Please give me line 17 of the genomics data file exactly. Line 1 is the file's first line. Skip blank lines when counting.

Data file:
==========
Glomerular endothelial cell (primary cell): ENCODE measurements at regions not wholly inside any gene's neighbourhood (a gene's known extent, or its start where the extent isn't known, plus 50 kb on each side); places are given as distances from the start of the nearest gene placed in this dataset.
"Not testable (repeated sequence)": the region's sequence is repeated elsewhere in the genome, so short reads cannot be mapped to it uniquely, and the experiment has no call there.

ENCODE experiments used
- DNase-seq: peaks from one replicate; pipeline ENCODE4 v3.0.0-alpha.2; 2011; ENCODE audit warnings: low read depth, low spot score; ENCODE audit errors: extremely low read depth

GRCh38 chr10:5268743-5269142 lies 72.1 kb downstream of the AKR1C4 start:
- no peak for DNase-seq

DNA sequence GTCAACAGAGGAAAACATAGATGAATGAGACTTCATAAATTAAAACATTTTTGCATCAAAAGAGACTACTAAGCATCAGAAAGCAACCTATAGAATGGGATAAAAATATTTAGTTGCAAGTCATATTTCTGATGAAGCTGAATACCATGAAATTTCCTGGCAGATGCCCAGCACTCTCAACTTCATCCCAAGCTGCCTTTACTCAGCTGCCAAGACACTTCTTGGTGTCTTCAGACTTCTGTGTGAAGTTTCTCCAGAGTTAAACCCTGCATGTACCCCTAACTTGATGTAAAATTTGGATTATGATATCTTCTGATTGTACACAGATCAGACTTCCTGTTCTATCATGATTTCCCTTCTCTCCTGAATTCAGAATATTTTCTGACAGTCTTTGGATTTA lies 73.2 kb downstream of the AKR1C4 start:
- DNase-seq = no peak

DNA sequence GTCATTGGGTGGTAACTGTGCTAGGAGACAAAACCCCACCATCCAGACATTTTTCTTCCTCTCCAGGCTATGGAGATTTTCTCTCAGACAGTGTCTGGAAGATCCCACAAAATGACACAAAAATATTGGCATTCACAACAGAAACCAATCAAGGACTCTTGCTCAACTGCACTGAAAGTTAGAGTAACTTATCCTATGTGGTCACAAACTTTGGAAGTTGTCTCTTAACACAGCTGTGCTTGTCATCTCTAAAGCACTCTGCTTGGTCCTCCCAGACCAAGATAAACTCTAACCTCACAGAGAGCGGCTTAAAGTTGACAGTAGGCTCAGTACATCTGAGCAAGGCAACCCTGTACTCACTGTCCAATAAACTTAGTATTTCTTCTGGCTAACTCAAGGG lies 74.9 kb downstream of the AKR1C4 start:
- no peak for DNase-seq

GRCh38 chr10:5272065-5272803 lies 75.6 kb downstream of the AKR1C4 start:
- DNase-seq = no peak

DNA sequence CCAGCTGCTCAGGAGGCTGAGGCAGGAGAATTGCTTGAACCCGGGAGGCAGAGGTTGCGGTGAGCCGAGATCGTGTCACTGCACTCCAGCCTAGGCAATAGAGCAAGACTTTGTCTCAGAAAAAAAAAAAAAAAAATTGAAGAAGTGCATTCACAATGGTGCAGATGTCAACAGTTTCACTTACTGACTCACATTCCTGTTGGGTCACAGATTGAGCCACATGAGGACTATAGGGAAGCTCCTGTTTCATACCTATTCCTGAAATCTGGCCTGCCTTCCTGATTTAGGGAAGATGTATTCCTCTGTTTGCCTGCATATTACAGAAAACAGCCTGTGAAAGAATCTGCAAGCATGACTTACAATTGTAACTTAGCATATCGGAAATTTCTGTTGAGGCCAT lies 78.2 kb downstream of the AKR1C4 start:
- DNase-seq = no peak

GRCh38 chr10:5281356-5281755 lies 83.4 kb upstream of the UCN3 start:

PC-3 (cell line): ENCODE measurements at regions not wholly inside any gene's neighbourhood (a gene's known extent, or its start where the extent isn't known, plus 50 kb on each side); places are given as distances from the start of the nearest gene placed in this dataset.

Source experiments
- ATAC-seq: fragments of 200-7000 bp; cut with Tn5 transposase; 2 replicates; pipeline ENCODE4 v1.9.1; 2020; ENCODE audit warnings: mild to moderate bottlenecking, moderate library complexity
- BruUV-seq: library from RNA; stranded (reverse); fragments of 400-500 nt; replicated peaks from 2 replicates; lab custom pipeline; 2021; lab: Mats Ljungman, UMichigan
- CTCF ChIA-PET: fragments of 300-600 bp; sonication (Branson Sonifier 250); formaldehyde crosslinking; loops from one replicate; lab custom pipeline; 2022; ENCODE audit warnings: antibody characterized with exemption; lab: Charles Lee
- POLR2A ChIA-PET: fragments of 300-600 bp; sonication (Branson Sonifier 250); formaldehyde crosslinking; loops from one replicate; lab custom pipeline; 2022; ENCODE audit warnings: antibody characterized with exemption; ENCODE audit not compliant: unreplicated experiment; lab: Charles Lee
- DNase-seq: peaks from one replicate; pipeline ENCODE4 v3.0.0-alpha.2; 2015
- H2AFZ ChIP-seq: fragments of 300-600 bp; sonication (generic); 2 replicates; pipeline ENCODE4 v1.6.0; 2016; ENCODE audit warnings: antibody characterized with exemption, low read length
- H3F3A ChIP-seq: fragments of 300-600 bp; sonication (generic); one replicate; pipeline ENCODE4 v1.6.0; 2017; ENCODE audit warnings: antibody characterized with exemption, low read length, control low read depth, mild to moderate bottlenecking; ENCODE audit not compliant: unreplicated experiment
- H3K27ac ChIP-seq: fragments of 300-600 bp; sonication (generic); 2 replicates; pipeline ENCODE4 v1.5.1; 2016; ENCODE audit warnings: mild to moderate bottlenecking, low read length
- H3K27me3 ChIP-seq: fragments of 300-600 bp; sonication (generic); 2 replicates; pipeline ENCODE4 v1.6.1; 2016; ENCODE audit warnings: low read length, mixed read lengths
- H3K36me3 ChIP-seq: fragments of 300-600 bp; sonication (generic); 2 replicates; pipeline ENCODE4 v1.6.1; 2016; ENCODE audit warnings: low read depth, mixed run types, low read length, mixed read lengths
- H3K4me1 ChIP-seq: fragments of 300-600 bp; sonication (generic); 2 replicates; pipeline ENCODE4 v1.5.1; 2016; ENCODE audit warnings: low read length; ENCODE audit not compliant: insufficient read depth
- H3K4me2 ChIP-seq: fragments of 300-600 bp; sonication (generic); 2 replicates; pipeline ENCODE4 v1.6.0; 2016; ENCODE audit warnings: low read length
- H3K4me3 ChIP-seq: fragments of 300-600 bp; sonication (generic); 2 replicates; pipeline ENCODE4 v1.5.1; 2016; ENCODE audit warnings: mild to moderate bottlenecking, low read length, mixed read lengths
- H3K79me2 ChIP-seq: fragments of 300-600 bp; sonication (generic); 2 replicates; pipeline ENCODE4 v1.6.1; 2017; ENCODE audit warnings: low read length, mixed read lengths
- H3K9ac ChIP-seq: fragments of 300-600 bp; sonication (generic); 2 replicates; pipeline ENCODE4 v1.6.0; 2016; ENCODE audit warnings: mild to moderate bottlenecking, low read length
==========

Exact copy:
Source experiments